Hawaiian Pothos vs Golden Pothos

There are many different types of pothos to choose from, but in this article, we are discussing two to understand the difference between them, Hawaiian Pothos vs Golden Pothos.

While both plants share similarities, such as their vining growth habit and heart-shaped leaves, there are also differences. Whether it be Hawaiian Pothos or Golden Pothos, it’s important to know the differences between the two so you know which one you can successfully grow in your space. Although there are more similarities than differences in Golden Pothos vs Hawaiian Pothos, there are some differences.

Hawaiian Pothos Overview

Hawaiian Pothos

Coming from the Epipremnum Aureum genus and native to French Polynesia is the Hawaiian Pothos. This plant is often confused with the Golden Pothos, as it looks very similar with green leaves and yellow variegation. However, they are two different plants.

Hawaiian Pothos prefer bright, indirect light and consistently moist soil. Hawaiian Pothos likes to have average to high humidity, so depending on your idoor humidity levels, consider adding a humidifier.

Golden Pothos Overview

Golden Pothos

Golden Pothos (Epipremnum Aureum), also known as Devil’s Ivy, is a popular houseplant cultivar that is easy to care for and has attractive foliage. This vine plant is a member of the Araceae family and is native to the Solomon Islands.

Golden Pothos has green stems that can grow up to 10 feet long and is often grown on moss poles to encourage upward growth. In its native environment, you will find it clinging onto trees and growing upwards toward the sunlight. It can tolerate direct sunlight, but it prefers bright, indirect light. It is also important to fertilize the plant regularly during the growing season to encourage healthy growth.

When potting Golden Pothos, using a well-draining potting soil mix that includes perlite is important. The pot should have drainage holes to prevent excess water from staying in the pot.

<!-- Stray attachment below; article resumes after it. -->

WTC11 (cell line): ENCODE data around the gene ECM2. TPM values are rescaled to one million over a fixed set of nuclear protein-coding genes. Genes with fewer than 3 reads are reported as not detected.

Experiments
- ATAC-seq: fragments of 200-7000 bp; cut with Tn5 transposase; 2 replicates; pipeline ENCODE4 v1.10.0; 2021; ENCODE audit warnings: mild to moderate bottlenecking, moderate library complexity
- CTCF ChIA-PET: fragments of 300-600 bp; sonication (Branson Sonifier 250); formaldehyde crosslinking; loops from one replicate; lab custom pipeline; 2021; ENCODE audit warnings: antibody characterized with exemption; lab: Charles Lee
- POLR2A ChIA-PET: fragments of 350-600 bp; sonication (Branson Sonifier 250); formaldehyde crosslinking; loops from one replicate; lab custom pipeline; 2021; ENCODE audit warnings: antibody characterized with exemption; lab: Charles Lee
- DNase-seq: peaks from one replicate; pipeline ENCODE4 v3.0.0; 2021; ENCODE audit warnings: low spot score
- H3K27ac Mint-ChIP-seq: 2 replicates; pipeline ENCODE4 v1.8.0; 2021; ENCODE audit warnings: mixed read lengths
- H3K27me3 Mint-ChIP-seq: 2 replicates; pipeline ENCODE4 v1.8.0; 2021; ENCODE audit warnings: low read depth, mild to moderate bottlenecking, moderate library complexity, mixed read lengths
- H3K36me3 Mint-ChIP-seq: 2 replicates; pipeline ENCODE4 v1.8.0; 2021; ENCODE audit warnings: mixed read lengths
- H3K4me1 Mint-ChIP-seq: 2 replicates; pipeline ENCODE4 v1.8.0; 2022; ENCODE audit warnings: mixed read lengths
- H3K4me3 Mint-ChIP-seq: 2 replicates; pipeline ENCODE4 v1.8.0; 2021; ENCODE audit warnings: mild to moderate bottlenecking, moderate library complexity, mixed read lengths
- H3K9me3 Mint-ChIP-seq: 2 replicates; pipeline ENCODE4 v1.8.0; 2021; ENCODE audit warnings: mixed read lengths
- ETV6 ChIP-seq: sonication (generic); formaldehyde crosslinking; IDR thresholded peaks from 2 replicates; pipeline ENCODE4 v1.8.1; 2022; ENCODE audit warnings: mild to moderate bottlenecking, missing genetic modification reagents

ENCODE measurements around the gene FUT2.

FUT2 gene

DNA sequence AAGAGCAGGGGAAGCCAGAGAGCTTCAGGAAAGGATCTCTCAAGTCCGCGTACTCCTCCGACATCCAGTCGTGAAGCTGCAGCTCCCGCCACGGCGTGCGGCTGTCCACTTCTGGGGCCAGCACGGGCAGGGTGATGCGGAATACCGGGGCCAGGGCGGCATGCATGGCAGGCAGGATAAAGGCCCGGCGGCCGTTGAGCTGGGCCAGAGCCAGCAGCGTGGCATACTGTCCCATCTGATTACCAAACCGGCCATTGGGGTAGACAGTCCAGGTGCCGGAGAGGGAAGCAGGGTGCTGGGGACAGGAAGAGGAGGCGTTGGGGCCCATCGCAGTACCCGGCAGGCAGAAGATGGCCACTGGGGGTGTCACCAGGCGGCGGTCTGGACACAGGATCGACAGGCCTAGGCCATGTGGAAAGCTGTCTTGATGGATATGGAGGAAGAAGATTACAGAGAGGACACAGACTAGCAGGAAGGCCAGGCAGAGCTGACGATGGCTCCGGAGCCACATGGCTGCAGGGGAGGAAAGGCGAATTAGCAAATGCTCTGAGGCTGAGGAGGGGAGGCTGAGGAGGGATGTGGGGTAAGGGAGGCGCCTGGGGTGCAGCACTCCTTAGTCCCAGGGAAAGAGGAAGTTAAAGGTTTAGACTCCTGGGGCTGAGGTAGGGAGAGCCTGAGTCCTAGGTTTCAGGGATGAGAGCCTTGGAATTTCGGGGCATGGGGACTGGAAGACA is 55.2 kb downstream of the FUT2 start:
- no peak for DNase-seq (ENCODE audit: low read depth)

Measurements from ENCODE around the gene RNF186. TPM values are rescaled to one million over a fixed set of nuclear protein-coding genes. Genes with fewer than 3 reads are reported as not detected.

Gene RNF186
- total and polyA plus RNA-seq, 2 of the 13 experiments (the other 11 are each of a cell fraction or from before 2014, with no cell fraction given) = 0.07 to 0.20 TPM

Golden Pothos has yellow variegation and streaks on its leaves, which can turn cream-colored as the plant ages. The plant produces nodes on its stems, which can be used for propagation. Stem cuttings can be rooted in water, once roots form, it can then be planted in soil.

Differences Between Hawaiian Pothos & Golden Pothos

A ton of people don’t think there’s any difference between Hawaiian Pothos and Golden Pothos and think they are the same plant. While they look extremely similar, they are in fact different plants. Here are some key differences to know about.

Leaf Size & Shape

Hawaiian Pothos leaves are typically smaller and more heart-shaped than those of Golden Pothos. They also have a glossy texture and a green color with yellow streaks. Golden Pothos leaves, on the other hand, are smaller and have a more oval shape. They are darker green with yellow variegation.

Plant Size

Hawaiian Pothos plants tend to be smaller and more compact than Golden Pothos plants. They are ideal for hanging baskets or as tabletop plants. On the other hand, Golden Pothos can grow quite large and are often used as climbing vines.


Hawaiian Pothos plants have yellow stems, while Golden Pothos plants have green stems with cream-colored nodes.

Similarities Between Hawaiian Pothos & Golden Pothos

Hawaiian Pothos and Golden Pothos are two types of pothos plants that, though they have some differences, also share many similarities. Here are some of the similarities between these two plants:

Leaf Color

Both Hawaiian Pothos and Golden Pothos have green leaves with yellow variegation. If you see a plant with more variegation than the other, it could likely be Hawaiian Pothos. Both plants have the same leaf texture.

Tropical Plants

Golden & Hawaiian Pothos are tropical and thrive in warm and humid conditions. They need high humidity and moist soil to grow up to their fullest potential.


Both plants can be propagated easily through stem cuttings. You can take a stem cutting from the plant and root it in water or soil to create a new plant.


The soil is the same that’s needed for both of these plants prefer well-draining potting soil rich in organic matter. You can mix perlite or peat moss into the soil to improve drainage.


Both plants benefit from regular fertilization during the growing season. You can use a balanced fertilizer every two to four weeks to promote healthy growth. 


Coming from the Epipremnum Aureum genus, both of these plants contain calcium oxalate crystals making them toxic to humans and pets. Keep out of reach of small children and curious pets. Seek medical attention if you suspect your pet has gotten into either one of these plants.

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